Applying machine learning approaches to forecasting is an area of great research interest. Progress is being made on multiple fronts, for example: In the M4 Forecasting Competition, completed earlier this year, the top two performers utilized machine learning with traditional time series forecasting methods. At the link you'll find full
This Fall 2018 issue of Foresight, our 51st, opens with Fotios Petropoulos’s review of Paul Goodwin’s latest book, How to Profit from Your Software: A Best-Practice Guide for Sales Forecasters. Fotios notes that the author doesn’t single out any one software system, but keeps the discussion general and so applicable to many products.
Continuation of Q&A from the September 19, 2018 ASA web lecture "Why Are Forecasts So Wrong? What Management Must Know About Forecasting." Why Are Forecasts So Wrong? Q&A (Part 2) Q: Should we make a distinction between business as usual forecasts and major change forecasts and do FVA for these
Last week I had the pleasure of delivering a one hour web lecture for the American Statistical Association on "Why Are Forecasts So Wrong? What Management Must Know About Forecasting." I find it helpful (both for myself and the audience) to follow up with written responses to all questions submitted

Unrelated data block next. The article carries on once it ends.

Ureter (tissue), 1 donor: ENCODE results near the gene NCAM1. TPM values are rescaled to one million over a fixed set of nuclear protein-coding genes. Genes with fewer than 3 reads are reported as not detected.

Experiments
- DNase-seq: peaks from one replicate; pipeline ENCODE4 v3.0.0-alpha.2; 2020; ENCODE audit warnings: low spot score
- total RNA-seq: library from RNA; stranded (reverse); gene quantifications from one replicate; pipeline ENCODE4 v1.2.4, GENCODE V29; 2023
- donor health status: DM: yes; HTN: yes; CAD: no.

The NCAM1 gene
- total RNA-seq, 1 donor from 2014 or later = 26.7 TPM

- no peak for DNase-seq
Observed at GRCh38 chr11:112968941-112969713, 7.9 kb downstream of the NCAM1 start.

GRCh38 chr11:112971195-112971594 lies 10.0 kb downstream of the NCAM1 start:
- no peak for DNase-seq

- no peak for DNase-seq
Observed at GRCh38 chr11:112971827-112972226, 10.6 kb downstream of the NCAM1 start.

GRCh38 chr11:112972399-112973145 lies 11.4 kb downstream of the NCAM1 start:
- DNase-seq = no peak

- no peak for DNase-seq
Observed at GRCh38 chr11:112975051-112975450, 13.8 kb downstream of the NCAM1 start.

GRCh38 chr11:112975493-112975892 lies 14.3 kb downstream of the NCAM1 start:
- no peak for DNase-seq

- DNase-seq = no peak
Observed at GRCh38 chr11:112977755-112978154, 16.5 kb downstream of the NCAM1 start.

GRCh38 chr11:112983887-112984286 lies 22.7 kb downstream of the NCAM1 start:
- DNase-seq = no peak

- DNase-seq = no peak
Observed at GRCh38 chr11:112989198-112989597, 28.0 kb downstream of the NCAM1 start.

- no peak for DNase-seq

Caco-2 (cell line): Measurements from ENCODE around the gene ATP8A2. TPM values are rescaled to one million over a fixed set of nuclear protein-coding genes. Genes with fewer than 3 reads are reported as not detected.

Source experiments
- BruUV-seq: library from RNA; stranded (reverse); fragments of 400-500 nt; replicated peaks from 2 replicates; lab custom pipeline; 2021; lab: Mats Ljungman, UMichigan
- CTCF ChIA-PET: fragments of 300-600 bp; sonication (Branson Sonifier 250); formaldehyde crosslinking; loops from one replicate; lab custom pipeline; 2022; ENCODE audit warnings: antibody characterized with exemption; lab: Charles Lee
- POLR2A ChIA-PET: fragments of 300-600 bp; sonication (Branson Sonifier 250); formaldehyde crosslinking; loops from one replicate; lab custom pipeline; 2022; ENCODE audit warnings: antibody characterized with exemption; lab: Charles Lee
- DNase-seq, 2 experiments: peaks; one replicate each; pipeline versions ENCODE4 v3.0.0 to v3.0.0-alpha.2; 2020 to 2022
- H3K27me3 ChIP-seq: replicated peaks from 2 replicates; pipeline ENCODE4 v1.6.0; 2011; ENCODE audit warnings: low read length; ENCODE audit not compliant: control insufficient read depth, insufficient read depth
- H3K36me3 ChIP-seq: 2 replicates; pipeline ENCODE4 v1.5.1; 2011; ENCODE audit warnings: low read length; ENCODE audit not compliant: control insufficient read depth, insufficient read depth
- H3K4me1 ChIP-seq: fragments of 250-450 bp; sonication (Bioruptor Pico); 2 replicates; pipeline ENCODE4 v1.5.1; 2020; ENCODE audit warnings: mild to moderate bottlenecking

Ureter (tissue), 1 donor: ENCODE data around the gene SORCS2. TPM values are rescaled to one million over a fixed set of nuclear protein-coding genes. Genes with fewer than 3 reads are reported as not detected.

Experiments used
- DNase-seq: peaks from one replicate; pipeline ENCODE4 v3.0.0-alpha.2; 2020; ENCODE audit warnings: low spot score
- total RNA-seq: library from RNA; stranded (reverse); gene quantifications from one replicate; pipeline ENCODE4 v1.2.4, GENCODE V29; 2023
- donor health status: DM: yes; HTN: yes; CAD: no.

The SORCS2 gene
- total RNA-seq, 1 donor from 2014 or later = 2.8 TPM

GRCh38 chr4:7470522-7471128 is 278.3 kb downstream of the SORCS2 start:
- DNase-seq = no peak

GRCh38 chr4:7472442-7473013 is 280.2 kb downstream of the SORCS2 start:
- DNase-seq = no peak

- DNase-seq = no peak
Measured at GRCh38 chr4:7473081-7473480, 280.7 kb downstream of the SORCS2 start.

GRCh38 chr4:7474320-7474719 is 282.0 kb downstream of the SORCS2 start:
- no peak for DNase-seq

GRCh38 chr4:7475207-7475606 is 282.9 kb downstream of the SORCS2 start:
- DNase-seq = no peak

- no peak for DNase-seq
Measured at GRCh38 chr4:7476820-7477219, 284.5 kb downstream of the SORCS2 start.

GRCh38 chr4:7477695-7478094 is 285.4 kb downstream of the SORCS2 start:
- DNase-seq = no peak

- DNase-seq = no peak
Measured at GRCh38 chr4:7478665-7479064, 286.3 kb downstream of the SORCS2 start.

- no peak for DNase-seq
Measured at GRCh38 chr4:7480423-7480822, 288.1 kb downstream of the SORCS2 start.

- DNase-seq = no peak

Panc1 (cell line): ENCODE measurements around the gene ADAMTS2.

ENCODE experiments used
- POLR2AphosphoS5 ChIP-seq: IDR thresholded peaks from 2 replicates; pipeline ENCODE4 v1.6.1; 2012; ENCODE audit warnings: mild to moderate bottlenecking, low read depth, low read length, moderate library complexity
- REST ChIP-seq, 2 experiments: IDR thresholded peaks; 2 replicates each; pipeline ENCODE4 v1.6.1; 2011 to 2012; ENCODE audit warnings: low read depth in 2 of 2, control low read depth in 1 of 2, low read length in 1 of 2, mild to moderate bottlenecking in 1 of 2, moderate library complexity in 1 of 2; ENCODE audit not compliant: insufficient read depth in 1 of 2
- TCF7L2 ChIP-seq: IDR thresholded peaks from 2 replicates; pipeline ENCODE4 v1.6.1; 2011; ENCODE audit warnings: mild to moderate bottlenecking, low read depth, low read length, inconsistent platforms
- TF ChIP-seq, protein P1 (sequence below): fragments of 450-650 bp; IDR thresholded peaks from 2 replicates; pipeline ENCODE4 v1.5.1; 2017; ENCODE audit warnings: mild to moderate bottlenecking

Forenote: We Are The Champions In a season marred by more cheating and dirty play than a church league, I had the pleasure of teaming with this motley group below to win the 2018 SAS Basketball Championship. Easy everyone...don't think I announce this to be glorified and put on a
Note: The following concludes an eight-part serialization of selected content from Steve Morlidge's The Little (Illustrated) Book of Operational Forecasting. Good forecasts don’t always ‘look right’ Many forecasters believe that they can tell how good a forecast is by ‘eyeballing’ it. Good forecasts just ‘look right’ or so they would